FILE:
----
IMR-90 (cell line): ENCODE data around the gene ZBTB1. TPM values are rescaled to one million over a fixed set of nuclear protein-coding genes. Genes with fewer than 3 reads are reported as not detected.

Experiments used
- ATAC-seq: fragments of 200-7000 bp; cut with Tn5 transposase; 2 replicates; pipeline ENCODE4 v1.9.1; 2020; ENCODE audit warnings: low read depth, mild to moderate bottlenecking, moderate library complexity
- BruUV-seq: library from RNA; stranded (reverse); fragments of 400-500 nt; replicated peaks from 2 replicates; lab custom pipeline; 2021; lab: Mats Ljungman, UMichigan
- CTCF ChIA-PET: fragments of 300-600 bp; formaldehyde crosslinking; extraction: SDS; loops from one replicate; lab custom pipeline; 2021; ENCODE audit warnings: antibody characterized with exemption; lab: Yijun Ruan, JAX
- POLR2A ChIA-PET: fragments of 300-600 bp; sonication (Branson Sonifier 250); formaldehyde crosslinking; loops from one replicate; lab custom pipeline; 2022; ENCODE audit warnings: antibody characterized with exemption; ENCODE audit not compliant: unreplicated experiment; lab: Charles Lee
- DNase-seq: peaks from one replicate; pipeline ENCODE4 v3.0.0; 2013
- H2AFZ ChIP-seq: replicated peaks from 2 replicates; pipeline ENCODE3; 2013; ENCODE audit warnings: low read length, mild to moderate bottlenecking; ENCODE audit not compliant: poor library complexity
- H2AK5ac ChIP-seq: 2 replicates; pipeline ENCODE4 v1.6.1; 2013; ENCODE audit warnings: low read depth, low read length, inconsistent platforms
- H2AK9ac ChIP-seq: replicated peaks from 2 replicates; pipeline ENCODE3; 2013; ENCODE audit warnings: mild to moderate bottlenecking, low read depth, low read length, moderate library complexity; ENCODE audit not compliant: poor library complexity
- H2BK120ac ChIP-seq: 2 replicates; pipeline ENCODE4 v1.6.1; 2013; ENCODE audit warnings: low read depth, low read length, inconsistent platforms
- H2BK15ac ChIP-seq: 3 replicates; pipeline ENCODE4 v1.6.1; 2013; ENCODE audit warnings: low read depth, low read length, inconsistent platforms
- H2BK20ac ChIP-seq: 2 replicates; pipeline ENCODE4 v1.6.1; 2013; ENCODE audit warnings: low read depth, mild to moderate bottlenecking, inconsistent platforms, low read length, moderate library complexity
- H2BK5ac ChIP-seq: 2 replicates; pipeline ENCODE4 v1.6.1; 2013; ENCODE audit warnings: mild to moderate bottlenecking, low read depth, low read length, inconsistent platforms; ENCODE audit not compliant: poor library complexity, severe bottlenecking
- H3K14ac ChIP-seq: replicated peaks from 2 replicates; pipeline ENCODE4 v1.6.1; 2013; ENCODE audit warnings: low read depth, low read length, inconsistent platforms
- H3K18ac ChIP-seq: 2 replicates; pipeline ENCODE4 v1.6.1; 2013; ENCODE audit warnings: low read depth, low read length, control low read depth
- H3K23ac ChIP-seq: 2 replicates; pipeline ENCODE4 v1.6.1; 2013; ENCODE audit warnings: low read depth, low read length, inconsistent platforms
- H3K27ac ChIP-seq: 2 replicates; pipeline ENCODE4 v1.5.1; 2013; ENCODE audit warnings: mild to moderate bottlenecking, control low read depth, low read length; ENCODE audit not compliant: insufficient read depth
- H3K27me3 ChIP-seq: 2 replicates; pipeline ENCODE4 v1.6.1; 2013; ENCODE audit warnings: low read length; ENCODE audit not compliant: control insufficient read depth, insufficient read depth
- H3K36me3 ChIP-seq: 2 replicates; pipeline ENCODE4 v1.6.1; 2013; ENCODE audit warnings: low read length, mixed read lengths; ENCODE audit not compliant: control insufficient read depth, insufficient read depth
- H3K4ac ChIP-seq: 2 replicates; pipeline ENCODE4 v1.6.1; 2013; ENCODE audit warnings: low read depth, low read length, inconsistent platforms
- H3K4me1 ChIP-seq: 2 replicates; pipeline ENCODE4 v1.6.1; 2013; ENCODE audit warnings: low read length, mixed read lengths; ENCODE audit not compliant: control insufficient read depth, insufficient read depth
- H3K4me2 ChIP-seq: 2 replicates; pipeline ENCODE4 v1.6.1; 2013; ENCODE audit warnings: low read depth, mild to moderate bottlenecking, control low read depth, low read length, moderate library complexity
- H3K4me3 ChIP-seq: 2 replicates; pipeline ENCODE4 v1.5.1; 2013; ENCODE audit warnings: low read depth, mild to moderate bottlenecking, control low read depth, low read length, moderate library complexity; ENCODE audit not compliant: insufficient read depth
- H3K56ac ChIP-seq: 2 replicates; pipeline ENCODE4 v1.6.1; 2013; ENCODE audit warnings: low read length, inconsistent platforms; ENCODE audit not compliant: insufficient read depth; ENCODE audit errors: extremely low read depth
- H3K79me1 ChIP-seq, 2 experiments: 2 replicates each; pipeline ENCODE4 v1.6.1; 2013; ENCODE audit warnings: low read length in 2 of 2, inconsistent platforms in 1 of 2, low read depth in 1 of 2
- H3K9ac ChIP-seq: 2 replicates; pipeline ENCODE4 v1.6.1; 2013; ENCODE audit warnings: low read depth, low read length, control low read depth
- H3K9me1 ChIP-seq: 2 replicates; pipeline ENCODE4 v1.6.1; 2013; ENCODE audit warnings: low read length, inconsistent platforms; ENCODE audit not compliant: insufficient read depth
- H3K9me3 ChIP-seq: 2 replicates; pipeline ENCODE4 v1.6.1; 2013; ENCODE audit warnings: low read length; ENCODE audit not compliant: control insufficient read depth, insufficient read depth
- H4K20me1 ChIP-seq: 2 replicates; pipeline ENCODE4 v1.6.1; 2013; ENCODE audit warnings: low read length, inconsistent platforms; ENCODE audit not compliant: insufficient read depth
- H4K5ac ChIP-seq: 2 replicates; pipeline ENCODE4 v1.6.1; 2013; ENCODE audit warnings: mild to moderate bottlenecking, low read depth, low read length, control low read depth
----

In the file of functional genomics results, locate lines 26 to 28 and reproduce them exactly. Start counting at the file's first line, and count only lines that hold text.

- H3K79me1 ChIP-seq, 2 experiments: 2 replicates each; pipeline ENCODE4 v1.6.1; 2013; ENCODE audit warnings: low read length in 2 of 2, inconsistent platforms in 1 of 2, low read depth in 1 of 2
- H3K9ac ChIP-seq: 2 replicates; pipeline ENCODE4 v1.6.1; 2013; ENCODE audit warnings: low read depth, low read length, control low read depth
- H3K9me1 ChIP-seq: 2 replicates; pipeline ENCODE4 v1.6.1; 2013; ENCODE audit warnings: low read length, inconsistent platforms; ENCODE audit not compliant: insufficient read depth